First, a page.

WE DO NOT USE AN ABOVE GROUND STORAGE SYSTEM......OUR STORAGE RESERVOIRS ARE ALL UNDERGROUND - We focus on aesthetics rather than focus on function.

The need to build an underground reservoir is very difficult if you try to purchase a pre-made rain storage system; in order to install a premade system underground you have to match the size reservoir ( which is very bulky an you need a crane to lift and install) to the space available. We eliminate this issue by actually building our storage reservoir on site and its size is based upon our total water needs for the project and the underground space available to build the system.

As you see in the above image there are porous boxes ( Aquablox) in the ground. In the above image  there are a total of nine Aquabloxes installed into an underground hole. additionally another two  Aquabloxes are installed in another location. The two reservoirs are joined to act as one bigger size reservoir.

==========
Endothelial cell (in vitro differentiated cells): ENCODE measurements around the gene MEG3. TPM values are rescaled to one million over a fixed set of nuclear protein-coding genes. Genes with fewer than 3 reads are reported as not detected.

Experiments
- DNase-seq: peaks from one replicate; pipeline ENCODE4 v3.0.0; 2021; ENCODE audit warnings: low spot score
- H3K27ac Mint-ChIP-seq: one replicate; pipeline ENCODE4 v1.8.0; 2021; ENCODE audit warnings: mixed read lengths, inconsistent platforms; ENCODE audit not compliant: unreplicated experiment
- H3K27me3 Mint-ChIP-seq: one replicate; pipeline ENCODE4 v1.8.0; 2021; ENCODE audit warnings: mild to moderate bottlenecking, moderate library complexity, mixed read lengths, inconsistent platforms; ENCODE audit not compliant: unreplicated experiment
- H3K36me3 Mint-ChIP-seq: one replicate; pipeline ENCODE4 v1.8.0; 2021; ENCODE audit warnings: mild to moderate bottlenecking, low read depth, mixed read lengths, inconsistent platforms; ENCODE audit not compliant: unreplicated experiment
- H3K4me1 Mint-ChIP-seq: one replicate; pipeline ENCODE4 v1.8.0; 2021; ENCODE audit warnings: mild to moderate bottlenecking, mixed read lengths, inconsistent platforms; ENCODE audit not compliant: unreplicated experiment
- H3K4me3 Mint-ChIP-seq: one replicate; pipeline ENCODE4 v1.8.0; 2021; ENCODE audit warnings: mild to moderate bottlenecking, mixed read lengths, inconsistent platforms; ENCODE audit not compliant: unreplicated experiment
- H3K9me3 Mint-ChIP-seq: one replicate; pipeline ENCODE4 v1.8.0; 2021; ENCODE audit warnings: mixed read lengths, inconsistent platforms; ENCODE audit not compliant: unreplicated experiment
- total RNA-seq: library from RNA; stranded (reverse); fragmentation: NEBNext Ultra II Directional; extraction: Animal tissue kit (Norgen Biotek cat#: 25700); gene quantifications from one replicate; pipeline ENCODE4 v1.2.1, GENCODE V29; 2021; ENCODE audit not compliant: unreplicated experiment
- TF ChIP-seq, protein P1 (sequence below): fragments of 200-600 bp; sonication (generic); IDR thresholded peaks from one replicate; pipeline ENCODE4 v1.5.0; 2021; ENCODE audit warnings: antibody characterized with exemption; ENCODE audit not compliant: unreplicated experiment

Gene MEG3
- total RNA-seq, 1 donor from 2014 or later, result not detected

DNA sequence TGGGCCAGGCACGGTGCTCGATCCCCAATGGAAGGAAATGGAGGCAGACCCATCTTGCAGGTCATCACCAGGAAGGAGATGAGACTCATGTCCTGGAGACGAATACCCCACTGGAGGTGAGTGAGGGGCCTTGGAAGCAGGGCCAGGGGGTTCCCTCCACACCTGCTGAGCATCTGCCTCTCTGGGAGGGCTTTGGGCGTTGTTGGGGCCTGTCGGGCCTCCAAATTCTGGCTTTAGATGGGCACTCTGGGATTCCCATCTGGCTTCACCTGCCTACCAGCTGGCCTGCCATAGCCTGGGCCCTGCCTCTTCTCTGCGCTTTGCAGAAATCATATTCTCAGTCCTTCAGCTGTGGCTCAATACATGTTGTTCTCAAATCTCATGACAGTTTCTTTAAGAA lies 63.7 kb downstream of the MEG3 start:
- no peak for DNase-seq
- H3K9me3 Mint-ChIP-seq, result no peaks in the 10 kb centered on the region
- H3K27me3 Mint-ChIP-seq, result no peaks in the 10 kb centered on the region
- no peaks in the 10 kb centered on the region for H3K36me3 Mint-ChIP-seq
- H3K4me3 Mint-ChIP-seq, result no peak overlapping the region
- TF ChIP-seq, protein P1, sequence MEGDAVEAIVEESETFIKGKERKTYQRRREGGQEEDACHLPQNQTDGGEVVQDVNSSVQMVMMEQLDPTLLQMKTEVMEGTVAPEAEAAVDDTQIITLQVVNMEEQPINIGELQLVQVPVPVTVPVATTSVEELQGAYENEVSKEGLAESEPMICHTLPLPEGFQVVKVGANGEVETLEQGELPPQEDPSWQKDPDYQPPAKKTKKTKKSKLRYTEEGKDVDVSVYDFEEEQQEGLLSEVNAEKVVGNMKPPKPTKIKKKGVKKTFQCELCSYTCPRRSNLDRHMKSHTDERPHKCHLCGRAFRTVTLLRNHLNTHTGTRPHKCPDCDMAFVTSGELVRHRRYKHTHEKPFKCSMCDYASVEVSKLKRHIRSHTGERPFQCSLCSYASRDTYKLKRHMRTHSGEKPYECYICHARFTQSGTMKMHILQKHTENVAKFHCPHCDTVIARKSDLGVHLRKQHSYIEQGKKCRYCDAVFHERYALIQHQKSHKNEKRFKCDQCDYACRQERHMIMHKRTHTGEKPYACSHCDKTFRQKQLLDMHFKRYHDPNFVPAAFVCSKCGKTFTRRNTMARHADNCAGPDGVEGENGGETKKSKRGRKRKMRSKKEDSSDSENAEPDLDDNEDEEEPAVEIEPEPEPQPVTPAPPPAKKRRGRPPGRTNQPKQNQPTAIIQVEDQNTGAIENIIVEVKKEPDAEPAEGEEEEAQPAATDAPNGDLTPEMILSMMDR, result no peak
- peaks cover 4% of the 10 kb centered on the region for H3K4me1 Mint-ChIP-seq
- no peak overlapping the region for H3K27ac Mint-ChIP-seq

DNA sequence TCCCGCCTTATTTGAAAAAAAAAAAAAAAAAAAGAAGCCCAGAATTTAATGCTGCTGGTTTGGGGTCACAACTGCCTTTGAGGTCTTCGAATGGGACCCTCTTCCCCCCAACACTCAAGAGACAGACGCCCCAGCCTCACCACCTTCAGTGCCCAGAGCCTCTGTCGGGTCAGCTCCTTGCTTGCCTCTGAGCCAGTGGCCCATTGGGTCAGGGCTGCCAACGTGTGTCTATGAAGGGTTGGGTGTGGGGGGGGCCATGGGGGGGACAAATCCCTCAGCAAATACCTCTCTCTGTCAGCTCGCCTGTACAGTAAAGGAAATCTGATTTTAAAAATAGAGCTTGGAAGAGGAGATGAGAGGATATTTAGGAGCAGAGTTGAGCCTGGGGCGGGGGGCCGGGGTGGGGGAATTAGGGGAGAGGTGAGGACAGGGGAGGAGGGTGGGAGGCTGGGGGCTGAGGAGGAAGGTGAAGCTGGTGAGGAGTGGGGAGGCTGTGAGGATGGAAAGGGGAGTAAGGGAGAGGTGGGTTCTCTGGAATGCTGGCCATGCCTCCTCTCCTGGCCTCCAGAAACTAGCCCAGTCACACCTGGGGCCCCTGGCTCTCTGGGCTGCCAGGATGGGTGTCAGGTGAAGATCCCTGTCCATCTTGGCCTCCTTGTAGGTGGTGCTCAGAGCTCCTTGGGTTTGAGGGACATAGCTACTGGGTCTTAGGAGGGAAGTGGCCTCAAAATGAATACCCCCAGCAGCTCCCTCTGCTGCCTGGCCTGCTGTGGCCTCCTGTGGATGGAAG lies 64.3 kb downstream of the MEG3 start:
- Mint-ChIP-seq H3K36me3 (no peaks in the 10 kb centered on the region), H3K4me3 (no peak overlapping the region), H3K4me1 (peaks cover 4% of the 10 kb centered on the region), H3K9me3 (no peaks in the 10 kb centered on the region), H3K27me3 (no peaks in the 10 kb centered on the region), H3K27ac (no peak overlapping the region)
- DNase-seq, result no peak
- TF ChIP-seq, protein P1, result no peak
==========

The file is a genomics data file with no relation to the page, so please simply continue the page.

Each box is made out of recycled plastic and is snapped together to fill out the hole in the ground. The hole is dug into a rectangular shape and each of the porous boxes are stacked inside the hole to generate the core structure of the underground reservoir. Once the reservoir is completed, you can actually drive a car above the reservoir without worries of the porous boxes collapsing. This is a engineered system that was originally developed in Australia  for storage of water under parking lots.

Below you see two sizes of porous boxes

As you can see from the two Aquabloxes above they come in different sizes  based upon the hole depth and width it allows you to stack multiple size boxes together.

Below is a depiction of a typical underground water reservoir installation:

Step 1: Dig Hole  In this example the hole is 10 feet by 12 feet and 6 feet deep

Step 2: Install an impermeable liner ( like one used for outdoor ponds) and fill with the porous boxes stacked inside the hole.

96 Porous Boxes were Used

This is big enough to contain 3,000 Gallons of  Storage.

Step 3 : Fold Over the liner, install the  and cover with rock aggregate.

After the reservoir was completed by  securing the pond liner then the box was covered with base gravel.

In this application, a brick patio was built on top of the reservoir.

If this were a yard  area,  new sod could be planted or a flowerbed installed over the top of the reservoir.